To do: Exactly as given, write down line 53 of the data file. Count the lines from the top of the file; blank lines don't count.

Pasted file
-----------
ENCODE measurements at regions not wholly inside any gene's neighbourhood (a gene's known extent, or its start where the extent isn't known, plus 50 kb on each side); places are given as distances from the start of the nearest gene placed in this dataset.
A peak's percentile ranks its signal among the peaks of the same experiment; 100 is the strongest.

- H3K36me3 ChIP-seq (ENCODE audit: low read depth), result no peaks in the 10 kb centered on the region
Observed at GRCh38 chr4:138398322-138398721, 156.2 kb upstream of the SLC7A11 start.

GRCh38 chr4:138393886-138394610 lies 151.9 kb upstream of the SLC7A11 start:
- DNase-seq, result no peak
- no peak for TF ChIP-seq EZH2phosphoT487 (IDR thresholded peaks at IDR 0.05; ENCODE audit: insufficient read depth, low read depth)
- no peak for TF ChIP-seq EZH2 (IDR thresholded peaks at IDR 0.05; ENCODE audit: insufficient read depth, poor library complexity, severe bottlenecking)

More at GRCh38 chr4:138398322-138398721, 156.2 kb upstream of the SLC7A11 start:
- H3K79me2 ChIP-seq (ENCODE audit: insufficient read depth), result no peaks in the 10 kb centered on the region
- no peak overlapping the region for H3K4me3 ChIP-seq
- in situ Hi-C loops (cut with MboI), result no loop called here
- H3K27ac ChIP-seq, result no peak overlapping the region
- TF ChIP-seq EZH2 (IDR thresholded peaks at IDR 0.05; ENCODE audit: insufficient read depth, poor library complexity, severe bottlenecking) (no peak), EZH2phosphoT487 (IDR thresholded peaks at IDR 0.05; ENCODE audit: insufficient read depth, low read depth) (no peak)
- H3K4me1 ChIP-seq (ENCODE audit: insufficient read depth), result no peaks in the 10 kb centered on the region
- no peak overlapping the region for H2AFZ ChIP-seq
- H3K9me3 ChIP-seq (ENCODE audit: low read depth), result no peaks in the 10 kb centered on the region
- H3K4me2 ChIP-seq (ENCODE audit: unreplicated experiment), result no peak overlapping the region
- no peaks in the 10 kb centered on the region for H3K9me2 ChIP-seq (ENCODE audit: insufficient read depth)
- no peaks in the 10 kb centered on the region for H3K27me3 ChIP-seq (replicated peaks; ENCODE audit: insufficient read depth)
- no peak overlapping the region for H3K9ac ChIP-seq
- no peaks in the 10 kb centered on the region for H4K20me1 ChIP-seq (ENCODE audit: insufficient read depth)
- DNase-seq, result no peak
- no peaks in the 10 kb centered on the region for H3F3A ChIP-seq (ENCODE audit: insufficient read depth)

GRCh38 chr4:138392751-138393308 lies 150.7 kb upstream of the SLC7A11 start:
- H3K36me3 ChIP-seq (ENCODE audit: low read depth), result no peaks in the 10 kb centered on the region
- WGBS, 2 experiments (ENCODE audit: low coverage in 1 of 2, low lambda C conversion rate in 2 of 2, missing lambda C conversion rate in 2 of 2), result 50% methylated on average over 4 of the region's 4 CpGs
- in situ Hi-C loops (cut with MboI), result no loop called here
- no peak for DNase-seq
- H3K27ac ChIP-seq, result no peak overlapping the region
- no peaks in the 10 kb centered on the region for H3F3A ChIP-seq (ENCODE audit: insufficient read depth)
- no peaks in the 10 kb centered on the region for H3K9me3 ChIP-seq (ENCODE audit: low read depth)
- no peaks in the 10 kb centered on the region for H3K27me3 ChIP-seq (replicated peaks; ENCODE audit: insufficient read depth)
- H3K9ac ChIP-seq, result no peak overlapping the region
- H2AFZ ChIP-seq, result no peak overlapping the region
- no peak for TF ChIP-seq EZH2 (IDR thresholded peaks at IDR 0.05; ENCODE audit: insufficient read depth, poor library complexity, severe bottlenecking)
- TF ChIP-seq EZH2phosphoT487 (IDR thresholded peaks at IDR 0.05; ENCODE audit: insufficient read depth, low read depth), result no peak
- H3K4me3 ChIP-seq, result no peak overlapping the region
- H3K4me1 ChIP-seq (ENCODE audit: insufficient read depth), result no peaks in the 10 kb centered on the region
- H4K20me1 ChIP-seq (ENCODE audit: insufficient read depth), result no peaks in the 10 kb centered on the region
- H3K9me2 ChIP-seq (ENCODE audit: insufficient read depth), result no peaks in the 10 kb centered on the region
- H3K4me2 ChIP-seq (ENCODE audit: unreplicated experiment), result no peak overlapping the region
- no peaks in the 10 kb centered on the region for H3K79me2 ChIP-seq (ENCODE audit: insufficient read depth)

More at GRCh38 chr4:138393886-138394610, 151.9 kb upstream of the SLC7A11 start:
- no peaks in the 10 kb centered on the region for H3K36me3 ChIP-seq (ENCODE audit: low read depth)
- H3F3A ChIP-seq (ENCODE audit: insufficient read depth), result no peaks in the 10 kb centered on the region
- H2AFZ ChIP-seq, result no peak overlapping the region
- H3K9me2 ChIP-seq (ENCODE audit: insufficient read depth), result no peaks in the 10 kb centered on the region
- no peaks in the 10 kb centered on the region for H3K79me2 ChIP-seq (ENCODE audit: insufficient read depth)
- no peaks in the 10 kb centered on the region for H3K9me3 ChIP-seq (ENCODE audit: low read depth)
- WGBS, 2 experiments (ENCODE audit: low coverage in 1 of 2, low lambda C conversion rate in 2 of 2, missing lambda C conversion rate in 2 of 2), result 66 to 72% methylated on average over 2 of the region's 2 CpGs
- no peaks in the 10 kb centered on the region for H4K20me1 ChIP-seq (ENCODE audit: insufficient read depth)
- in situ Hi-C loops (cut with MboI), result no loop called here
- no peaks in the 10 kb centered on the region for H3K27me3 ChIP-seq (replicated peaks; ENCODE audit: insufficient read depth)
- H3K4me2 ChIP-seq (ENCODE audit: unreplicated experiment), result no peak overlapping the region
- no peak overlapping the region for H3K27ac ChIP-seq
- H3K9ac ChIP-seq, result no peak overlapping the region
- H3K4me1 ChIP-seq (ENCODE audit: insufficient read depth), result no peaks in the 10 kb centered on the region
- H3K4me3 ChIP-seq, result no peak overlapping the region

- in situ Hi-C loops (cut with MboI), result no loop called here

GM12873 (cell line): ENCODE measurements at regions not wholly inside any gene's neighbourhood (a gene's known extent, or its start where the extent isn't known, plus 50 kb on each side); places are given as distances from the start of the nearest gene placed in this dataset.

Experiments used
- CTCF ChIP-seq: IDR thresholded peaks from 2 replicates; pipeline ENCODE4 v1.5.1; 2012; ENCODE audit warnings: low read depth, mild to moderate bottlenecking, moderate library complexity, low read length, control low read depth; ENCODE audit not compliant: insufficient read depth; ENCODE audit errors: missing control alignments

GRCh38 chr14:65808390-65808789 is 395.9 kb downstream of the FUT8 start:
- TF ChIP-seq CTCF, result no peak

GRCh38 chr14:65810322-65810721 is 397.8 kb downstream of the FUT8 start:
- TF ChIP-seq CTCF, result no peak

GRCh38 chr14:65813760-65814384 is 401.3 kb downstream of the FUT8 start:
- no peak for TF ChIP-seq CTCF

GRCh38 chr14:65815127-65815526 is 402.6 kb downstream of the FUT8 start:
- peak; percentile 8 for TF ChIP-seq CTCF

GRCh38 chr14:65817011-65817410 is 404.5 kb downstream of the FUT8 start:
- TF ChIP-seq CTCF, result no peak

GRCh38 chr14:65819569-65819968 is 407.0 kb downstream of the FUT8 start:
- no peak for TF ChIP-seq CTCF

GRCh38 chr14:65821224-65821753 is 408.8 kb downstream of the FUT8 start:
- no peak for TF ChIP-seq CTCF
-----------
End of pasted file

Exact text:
- in situ Hi-C loops (cut with MboI), result no loop called here